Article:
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POP MUSIC

It's a very busy life, being a N.E.R.D.

As the Neptunes, Pharrell Williams and Chad Hugo are hit makers for hire. On the side, they're remaking hip-hop as part of a trio that knows no boundaries.

June 01, 2008|Chris Lee | Times Staff Writer

NEW YORK — TALK about a tour manager's worst nightmare.

Chad Hugo had missed his flight from Virginia, skipped rehearsal and wasn't picking up the phone. Worse still, with less than an hour until show time it appeared the 32-year-old multi-instrumentalist and superstar pop producer wasn't going to be anywhere within three states of the Big Apple in time for a taping of "Late Show With David Letterman," where he was scheduled to perform with his gold-selling hip-hop/rock/new wave group N.E.R.D.

Inside Midtown's Ed Sullivan Theater on a recent Monday, the news of his absence provoked two divergent reactions: astonishment and near total apathy.

It's a lot for a band like N.E.R.D. -- a self-described "niche" act on the cusp of a potentially paradigm-shifting mainstream crossover -- to land the kind of broad cultural pedestal provided by "Late Show." And several of the broadcast's producers seemed incredulous that Hugo should be M.I.A.

Meanwhile, N.E.R.D. tour support staff and band mates Sheldon "Shay" Haley and Pharrell Williams barely registered Hugo's absence. Their attitude wasn't so much "The show must go on" as a dismissive whatevs.

But then, Hugo and Williams have become well versed in each other's peccadilloes. Over the course of a 14-year recording career, they have come to rank among the most elite hit makers in R&B, hip-hop and pop.

Their other group

Working under the professional alias the Neptunes, the Virginia Beach, Va., natives, who have been buddies since middle school, have crafted multi-platinum hit after hit for an eclectic roster of major stars, including Britney Spears ("I'm a Slave 4 U"), Snoop Dogg ("Drop It Like It's Hot") and Gwen Stefani ("Hollaback Girl"), in addition to several songs on Madonna's new album, "Hard Candy."

And since 2001, after the release of N.E.R.D.'s forward-looking debut, "In Search of . . ." -- a record that helped break down musical walls and infuse mash-up culture in hip-hop at a time when the genre's abiding aesthetic was defiantly homogeneous -- Hugo has skipped out on tour dates and promo duties pretty much at will; a keyboard tech is always at the ready to serve as Hugo's understudy (as he eventually did for the producer-musician on Letterman). It got so chronic, N.E.R.D. entourage members joke about making a cardboard cut-out of Hugo for photo shoots (such as one Hugo blew off for this story).

Which wouldn't even have been a problem if not for the fact that the group was about three-quarters of the way through the highest-profile tour of its career, performing as an opening act on Kanye West's Glow in the Dark tour, which concludes in Cincinnati this month. And that band members describe N.E.R.D.'s genre-blurring new CD, "Seeing Sounds" -- which equally recalls P-Funk and the Beatles, Metallica and the Isley Brothers, Gary Numan and Curtis Mayfield, sometimes in the span of a single song -- as an exercise in creative cohesion, band unity and a statement of renewed "purpose" for N.E.R.D.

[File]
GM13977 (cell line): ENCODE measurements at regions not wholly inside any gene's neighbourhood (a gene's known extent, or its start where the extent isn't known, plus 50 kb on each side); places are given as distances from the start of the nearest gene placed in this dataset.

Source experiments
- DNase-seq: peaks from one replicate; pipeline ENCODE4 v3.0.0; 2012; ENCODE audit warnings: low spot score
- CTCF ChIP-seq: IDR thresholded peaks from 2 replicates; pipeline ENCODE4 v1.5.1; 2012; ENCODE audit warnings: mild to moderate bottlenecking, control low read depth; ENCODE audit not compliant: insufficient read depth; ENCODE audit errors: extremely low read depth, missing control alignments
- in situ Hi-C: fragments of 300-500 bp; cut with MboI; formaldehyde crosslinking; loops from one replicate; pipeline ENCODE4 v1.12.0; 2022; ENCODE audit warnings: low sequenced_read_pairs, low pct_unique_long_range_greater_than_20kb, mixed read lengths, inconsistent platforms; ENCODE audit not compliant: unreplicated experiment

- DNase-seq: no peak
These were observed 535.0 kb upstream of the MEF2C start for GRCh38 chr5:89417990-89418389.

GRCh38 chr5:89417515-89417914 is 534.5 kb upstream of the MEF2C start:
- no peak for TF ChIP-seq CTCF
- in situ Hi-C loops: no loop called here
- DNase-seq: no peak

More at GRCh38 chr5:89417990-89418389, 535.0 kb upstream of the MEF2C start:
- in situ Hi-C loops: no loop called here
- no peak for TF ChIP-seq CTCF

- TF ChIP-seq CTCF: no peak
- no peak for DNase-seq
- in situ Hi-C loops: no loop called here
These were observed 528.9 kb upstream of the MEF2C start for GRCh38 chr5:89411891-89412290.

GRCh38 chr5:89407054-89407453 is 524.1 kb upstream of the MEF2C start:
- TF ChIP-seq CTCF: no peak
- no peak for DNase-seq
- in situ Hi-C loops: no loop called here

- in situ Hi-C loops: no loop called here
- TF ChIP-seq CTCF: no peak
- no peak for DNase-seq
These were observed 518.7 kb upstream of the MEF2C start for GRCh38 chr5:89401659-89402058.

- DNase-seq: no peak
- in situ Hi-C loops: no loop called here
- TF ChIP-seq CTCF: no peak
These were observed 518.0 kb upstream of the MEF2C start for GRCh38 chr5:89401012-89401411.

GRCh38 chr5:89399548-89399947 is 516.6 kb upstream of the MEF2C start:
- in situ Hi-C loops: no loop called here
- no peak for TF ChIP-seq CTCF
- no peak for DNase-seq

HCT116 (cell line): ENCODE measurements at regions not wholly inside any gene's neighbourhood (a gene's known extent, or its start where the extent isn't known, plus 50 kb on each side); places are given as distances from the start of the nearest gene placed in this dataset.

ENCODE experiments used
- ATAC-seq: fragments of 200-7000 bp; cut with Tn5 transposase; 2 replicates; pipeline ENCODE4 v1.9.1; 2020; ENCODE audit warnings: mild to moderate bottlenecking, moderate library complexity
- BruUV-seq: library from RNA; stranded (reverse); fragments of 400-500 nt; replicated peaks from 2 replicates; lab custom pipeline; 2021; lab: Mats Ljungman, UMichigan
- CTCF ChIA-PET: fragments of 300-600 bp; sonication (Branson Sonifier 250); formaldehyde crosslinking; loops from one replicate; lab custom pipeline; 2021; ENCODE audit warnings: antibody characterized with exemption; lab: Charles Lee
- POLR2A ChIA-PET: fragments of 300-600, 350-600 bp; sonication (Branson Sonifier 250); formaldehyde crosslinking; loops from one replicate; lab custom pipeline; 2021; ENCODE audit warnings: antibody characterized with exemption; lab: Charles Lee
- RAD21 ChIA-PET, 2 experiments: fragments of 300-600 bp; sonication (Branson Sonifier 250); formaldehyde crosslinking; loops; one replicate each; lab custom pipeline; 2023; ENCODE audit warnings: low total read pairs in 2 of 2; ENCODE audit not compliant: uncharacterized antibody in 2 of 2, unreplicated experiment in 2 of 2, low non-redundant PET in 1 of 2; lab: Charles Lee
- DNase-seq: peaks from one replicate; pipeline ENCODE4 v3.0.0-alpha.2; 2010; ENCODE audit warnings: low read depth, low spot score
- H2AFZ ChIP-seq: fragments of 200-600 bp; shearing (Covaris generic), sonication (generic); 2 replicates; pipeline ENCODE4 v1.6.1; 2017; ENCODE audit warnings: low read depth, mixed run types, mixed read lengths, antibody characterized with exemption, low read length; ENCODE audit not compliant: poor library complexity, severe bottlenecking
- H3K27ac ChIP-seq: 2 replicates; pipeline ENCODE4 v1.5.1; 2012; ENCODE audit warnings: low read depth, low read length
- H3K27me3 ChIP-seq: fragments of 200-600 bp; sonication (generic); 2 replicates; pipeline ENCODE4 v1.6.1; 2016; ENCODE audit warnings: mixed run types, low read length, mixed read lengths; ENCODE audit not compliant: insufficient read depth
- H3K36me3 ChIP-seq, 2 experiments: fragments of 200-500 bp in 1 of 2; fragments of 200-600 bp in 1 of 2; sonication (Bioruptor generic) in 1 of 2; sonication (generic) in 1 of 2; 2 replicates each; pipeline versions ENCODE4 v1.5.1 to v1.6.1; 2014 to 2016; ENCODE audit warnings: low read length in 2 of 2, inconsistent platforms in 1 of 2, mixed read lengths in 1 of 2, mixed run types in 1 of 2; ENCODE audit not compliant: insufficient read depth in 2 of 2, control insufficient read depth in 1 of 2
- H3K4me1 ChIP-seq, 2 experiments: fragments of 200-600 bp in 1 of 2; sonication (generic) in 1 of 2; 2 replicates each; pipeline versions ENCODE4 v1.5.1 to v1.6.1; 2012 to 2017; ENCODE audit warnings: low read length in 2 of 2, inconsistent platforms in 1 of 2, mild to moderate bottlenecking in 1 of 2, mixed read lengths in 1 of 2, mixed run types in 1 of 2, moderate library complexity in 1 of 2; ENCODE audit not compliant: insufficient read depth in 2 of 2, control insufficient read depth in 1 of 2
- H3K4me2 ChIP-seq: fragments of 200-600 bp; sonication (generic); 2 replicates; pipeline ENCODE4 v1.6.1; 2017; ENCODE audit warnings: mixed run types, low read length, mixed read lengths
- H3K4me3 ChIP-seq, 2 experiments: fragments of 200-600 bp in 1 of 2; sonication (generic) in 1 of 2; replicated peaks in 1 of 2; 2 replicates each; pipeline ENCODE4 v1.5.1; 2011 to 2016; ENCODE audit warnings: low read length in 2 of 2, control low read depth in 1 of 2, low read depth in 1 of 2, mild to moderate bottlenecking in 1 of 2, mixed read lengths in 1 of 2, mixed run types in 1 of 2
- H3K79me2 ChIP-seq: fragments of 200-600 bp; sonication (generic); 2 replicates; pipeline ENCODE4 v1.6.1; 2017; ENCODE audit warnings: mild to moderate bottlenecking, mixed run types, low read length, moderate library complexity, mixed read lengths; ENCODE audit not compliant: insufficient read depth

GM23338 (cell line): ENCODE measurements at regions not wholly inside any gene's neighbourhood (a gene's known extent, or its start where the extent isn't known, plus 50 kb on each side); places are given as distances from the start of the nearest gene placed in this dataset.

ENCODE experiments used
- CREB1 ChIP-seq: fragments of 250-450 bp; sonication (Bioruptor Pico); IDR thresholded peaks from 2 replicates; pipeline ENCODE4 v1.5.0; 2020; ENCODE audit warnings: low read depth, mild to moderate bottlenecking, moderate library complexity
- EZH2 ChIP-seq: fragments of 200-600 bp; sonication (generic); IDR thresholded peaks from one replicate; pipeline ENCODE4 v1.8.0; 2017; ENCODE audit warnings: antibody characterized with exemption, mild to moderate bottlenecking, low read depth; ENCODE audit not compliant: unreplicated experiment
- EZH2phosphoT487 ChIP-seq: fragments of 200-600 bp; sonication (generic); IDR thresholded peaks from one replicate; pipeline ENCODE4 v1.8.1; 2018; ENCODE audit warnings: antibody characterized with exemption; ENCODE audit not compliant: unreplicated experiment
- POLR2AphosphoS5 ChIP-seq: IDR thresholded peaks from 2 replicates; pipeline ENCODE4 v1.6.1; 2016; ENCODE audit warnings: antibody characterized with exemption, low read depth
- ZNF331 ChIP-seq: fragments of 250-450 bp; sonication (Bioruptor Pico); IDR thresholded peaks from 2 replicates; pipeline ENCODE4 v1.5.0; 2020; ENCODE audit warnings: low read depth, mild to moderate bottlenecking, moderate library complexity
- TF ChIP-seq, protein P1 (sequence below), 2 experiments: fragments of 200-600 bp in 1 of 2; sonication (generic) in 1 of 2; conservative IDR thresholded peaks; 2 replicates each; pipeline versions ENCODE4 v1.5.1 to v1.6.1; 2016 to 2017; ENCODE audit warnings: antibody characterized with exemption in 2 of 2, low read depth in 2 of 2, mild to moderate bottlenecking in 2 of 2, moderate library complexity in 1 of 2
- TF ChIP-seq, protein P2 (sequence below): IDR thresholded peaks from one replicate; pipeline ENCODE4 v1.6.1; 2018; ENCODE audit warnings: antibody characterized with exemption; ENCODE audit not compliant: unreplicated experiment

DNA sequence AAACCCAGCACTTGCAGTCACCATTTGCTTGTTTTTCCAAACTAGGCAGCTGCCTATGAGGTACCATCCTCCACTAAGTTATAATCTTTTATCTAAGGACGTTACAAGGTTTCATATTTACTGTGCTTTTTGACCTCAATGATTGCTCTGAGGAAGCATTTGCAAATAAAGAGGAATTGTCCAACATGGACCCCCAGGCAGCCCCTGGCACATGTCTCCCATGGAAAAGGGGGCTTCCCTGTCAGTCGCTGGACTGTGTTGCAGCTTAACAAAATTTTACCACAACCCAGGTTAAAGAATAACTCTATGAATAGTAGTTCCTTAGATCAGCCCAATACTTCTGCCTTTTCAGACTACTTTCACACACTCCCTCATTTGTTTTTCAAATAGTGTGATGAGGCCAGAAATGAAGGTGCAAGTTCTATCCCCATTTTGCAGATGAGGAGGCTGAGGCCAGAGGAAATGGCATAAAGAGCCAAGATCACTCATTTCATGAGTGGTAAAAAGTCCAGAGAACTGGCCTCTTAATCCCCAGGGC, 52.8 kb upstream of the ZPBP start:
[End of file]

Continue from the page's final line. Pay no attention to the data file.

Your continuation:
On "Seeing Sounds" there are political manifestoes and odes to voyeurism (the Curtis Mayfield-esque "Love Bomb" and the '60s-tinged "Window," respectively), a funk banger called "Kill Joy" that's reminiscent of the Red Hot Chili Peppers, and even a seven-minute opus, "Sooner or Later," that features Williams singing in his trademark falsetto and rapping over crescendos of guitar, synthesizers and crashing beats. The album's lead single, "Everyone Nose" -- with its unforgettable chorus shouted by Shay: "All the girls standing in the line for the bathroom!" -- takes aim at badly behaved celebutantes on the Paris-Britney-Lindsay axis of empty celebrity.

"Until now, I've been living my life just to have fun," Williams, 35, said in the back of a Cadillac SUV inching through traffic on the way to "Late Show." "But now, having a vertebrae of creativity is more -- not even challenging, but more fun. You realize there's an actual statement to be made. Now we're these creative guys that have a purpose."

To emphasize that the men of N.E.R.D. are on the same page, Haley noted that Hugo's failure to make the gig was a relatively isolated incident. "Chad's been a lot more of a part of this album," Haley said. "The first two albums, he wanted to stay home and be more of a family man. This time out, he's only missed two shows. "

Encountered much later the same night at a downtown nightclub, where he stood quietly nursing a beer, Hugo put a different spin on what went into making "Seeing Sounds," due out June 10. "We had anger, quiet angst," Hugo said. "We had something to get off our chest. And we wanted to show we could do it as a band."

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